Done as a socially- conscious police procedural, An Echo of Murder is a William Monk Novel set in Victorian-era London: among the fog and grit of a city still shivering from the Jack the Ripper murders and forever associated with the essentially real Sherlock Holmes. (I’m not surprised that one of the series’ most attractive characters is named Oliver Rathbone, which I’d bet a horse and carriage is named for the iconic manifestation of Twentieth Century-Fox’s and Universal Pictures’ Sherlock films, actor Basil Rathbone.) Having been part of the Thames River Police since Execution Dock (2010), Commander Monk is married to an astute, perceptive, intrepid woman named Hester (nee Letterly), who has been featured in the previous Monk novels. In fact, Hester, with her inspirational, therapeutic, empathetic and grounding personality, is more compelling than her marquee-topping husband. Perry describes Hester in the following line from Echo: “She was not a traditionally beautiful woman, perhaps a little too thin, and certainly there was far too much courage in her face, and too much intelligence for her demeanor to be comfortable to most men.” (Such an assumption doesn’t apply to me, I must say. The smarter and more courageous, the better.)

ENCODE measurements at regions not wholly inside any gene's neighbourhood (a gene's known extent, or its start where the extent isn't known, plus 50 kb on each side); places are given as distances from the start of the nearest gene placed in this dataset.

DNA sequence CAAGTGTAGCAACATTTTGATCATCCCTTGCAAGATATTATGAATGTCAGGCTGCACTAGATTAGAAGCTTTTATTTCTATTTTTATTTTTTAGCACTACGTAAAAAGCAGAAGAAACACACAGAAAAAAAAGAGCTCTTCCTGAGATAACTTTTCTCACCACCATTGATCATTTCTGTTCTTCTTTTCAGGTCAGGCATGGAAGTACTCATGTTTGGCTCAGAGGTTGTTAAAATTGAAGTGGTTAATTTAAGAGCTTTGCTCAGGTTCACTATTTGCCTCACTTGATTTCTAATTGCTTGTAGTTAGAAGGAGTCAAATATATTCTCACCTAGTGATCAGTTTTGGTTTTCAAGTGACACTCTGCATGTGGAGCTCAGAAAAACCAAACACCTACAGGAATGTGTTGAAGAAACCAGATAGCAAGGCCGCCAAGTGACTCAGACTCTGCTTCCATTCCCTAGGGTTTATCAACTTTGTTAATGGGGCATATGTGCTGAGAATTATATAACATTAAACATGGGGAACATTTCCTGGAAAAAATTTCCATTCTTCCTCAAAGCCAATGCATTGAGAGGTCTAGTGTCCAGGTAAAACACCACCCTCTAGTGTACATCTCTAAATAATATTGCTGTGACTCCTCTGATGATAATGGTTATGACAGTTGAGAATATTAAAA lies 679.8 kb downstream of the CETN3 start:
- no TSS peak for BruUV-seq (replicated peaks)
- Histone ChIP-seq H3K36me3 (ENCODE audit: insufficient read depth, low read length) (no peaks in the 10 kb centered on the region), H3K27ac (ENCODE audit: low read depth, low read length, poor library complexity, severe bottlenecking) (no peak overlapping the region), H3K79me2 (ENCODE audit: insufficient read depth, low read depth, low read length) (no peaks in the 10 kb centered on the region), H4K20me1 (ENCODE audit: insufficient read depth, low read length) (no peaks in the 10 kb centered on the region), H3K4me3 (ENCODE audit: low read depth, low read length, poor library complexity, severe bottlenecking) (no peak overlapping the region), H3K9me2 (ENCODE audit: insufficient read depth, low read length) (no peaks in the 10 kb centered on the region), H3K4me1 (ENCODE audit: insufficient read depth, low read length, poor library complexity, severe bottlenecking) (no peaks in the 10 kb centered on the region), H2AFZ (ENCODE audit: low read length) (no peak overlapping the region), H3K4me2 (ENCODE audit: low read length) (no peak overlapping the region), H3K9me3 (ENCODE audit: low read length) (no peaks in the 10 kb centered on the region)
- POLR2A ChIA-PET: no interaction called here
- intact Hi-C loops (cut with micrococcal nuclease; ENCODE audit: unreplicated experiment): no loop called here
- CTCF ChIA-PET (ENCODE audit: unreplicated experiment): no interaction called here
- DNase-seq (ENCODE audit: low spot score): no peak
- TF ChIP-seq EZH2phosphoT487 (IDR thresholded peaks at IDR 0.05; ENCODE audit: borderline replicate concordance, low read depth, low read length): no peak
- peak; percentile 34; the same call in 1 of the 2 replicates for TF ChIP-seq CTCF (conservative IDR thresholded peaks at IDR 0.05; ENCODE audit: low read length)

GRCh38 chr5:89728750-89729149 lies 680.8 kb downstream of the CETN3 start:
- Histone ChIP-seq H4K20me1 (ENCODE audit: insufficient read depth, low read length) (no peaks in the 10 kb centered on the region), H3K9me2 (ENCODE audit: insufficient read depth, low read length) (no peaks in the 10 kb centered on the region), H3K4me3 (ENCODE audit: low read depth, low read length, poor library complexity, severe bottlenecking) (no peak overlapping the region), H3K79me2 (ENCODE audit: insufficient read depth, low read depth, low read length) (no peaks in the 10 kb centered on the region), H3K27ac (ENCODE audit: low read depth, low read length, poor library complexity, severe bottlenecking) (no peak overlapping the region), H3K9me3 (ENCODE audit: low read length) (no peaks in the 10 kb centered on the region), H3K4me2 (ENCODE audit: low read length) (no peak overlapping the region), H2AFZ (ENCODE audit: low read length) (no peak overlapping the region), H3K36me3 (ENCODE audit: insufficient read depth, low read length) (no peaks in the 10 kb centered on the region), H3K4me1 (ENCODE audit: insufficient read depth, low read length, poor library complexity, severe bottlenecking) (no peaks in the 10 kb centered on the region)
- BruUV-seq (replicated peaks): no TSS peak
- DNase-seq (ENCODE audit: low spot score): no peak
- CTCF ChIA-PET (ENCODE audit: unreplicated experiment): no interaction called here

Hester’s prototype is a character named Charlotte, who appeared in Perry’s earlier Thomas Pitt novels. Charlotte’s ingenuity and gumption contributed to her husband Pitt’s sleuthing, and she was so integral to the stories that Perry referred to the third Inspector Pitt book, Paragon Walk, as “Charlotte III.” Likewise, Hester is so remarkable and important, the Monk series could very well be called Hester Monk Novels. It’s no wonder that Ballantine Books’ Leona Nevler said of Defend and Betray: “It turns out to be more Hester’s case than Monk’s.” My exploration of other Monk books will be because of my love of Hester over my respect for her husband. This love is partly due to Perry’s characterization and partly due to my basic preference for female characters/heroes, as well as the more interesting dynamic of feminine agency. Hence the following passage pleased me greatly: “Monk remembered Hester telling him that when women speak to each other of trivial things, that is merely a vehicle. What they are saying beneath the surface is about interest, trust, understanding.”